The CPA's Responsibility for Client Information
Cashell, James D., Fuerman, Ross D., The CPA Journal
Because of potential professional and monetary hazards, CPAs must be astute in their handling of client information. Although the general rule is to never reveal information without a client's consent, there are exceptions.
To mitigate problems with client information, CPAs need to understand the professional and legal issues involved and should know when it is prudent to consult legal counsel. Mere compliance with the AICPA professional standards is insufficient to ensure legal compliance. While courts have, for the most part, relied upon generally accepted auditing standards to establish a CPA's standard of care, they do not recognize such standards as law. At times, the courts have held CPAs to a higher standard. At other times they have deemed that failure to comply with professional standards is only evidence of negligence and does not, by itself, constitute negligence.
The Responsibility to Maintain Information Confidentiality
The CPA's professional responsibility for client information is primarily defined in Sec. ET-301 of the AICPA Professional Standards. The rule states that a member in public practice shall not disclose any confidential client information without the specific consent of the client. It also extends the obligation to maintain the confidentiality of information to other CPAs not directly involved with the client who obtain such information through practice reviews or sanctioned disciplinary hearings. The rule does provide certain exceptions that facilitate compliance with other professional and legal obligations.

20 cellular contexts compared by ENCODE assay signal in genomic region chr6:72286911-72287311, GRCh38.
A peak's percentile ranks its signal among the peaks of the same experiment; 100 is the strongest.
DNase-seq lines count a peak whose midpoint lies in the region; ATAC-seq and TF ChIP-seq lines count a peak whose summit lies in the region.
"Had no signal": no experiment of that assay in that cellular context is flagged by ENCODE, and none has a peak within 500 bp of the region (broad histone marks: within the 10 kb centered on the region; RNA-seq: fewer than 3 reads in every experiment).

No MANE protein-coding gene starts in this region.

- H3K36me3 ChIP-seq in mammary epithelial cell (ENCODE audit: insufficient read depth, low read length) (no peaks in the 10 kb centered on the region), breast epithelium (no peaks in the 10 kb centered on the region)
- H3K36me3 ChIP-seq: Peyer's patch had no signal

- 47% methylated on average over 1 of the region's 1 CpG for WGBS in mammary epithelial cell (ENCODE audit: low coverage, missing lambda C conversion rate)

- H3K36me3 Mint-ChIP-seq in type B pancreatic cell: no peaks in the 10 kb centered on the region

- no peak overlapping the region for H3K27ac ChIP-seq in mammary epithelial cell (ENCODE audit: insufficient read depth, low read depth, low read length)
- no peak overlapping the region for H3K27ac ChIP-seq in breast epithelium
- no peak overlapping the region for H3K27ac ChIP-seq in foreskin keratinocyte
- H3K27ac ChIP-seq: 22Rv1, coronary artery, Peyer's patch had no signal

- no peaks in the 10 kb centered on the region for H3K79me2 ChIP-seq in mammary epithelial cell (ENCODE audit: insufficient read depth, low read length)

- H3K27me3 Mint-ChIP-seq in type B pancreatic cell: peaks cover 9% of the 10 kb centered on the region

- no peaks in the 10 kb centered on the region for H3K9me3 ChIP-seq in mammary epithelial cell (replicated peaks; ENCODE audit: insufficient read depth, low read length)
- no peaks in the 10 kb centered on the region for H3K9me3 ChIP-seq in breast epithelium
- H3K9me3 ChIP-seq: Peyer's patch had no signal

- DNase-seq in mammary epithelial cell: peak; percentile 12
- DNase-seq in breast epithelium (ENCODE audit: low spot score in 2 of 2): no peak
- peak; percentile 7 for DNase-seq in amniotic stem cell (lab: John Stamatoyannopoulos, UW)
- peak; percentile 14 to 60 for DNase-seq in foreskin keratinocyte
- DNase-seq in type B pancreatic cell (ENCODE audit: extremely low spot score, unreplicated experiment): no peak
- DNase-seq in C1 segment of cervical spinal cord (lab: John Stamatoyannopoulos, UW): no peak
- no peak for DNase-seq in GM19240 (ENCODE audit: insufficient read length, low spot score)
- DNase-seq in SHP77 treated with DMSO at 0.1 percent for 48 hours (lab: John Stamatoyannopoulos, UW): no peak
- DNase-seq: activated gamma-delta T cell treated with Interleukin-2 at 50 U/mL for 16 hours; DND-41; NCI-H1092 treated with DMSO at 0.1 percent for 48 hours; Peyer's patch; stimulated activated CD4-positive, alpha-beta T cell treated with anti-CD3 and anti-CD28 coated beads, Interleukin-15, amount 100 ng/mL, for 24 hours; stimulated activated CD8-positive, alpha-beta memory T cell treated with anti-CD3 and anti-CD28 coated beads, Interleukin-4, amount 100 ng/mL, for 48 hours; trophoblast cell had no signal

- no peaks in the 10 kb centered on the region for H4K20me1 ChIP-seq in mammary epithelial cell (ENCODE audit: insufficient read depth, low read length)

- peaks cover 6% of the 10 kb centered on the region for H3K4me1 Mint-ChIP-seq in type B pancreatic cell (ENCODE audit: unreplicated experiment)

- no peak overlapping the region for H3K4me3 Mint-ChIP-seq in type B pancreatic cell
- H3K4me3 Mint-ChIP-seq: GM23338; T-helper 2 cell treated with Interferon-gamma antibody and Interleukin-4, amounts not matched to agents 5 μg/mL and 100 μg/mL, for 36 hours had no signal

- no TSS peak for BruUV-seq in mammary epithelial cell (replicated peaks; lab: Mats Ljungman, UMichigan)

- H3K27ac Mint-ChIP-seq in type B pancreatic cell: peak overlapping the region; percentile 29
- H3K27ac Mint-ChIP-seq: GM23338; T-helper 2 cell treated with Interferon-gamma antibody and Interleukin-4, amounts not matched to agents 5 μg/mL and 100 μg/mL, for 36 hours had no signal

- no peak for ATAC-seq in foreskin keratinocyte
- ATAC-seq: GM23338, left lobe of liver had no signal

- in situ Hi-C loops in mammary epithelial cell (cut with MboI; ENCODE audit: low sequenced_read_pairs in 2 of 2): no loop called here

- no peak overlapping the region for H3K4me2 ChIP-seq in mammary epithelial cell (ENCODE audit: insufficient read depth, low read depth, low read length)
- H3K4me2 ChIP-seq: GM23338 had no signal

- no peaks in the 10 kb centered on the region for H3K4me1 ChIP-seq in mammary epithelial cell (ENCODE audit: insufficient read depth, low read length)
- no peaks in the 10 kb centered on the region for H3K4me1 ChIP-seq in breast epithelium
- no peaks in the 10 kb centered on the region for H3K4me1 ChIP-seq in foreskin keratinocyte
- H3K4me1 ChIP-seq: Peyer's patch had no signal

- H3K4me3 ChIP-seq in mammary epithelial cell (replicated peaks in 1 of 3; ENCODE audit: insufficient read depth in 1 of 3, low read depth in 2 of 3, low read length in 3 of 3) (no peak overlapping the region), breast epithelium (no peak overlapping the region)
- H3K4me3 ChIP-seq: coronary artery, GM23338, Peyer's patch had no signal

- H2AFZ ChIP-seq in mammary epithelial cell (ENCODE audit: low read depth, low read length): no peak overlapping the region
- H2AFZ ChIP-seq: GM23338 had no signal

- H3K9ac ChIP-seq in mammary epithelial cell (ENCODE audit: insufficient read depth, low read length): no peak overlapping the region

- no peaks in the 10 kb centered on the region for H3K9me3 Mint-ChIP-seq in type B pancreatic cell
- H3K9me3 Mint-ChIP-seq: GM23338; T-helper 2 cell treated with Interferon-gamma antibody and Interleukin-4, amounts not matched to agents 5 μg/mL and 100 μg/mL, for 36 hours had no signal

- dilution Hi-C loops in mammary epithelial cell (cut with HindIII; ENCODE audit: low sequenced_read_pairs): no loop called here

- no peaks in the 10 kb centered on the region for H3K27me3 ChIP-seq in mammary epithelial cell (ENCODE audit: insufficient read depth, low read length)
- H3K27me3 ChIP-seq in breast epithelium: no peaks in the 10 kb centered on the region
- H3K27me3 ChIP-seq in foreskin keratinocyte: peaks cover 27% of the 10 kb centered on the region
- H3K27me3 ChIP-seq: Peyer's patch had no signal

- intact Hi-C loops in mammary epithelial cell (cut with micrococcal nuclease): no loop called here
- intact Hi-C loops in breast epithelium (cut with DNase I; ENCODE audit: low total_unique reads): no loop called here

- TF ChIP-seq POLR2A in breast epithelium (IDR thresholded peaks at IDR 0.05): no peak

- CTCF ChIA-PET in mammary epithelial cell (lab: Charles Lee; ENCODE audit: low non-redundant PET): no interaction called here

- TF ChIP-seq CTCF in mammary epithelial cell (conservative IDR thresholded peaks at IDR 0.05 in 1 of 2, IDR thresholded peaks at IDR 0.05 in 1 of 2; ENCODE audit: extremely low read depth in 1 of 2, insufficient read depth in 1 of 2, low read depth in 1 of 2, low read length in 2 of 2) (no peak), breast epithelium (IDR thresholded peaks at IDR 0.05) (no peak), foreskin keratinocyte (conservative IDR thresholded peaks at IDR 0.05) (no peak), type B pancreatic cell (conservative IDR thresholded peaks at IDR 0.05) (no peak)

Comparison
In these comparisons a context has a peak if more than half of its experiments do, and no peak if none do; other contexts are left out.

The duty to maintain information confidentiality is a legal as well as a professional obligation. With some exceptions, the accountant-client relationship is one of confidentiality, and the failure to maintain a client's confidence could lead to a malpractice action against the accountant. Such was the case in Green v. Savin where the Court permitted punitive damages against an accountant for the unauthorized disclosure of information to the client's wife about his medical practice. The information was later used by the wife in a divorce proceeding.
Even where the intent has been to warn others of pending financial harm, the courts have held that CPAs must not divulge client information. In Wagenheim v. Alexander Grant & Co. (AG), for example, the court ruled AG improperly divulged confidential information about their client, Consolidata Data Services, Inc. (CDS), to other clients. CDS, an audit client of AG, performed payroll services for several of AG's other clients. Upon discovery that CDS was having financial difficulty, AG warned their other clients to stop doing business with CDS. AG argued the other clients would suffer financial damage without the warning. In ruling against AG, the court stated there was no proof that CDS was "irretrievably" insolvent and, therefore, AG had no legal right to alert third parties of CD's financial problems. In its discussion, however, the court indicated that AG's actions might have been justified if CDS either intended fraud by not disclosing its insolvency or did not intend to fulfill its contractual obligations with AG's clients.
General knowledge and expertise obtained through a client engagement is not considered confidential information. This is noted in ET-391.030, which states that knowledge and expertise gained from an engagement that results in a special competence in a particular field can be shared with others without violating the client's confidentiality provided the specific details of the engagement are not disclosed. This ruling has legal support as well, as noted in Agra Enterprises v. Brunozzi. In this case, Agra claimed the accountant violated information confidentiality by using the knowledge and expertise he developed, while employed by Agra, to set up a competing business. The court ruled that the accountant, in using only his general expertise gained through his employment and publicly available information to start his business, did not violate confidential information laws because such information was not confidential. …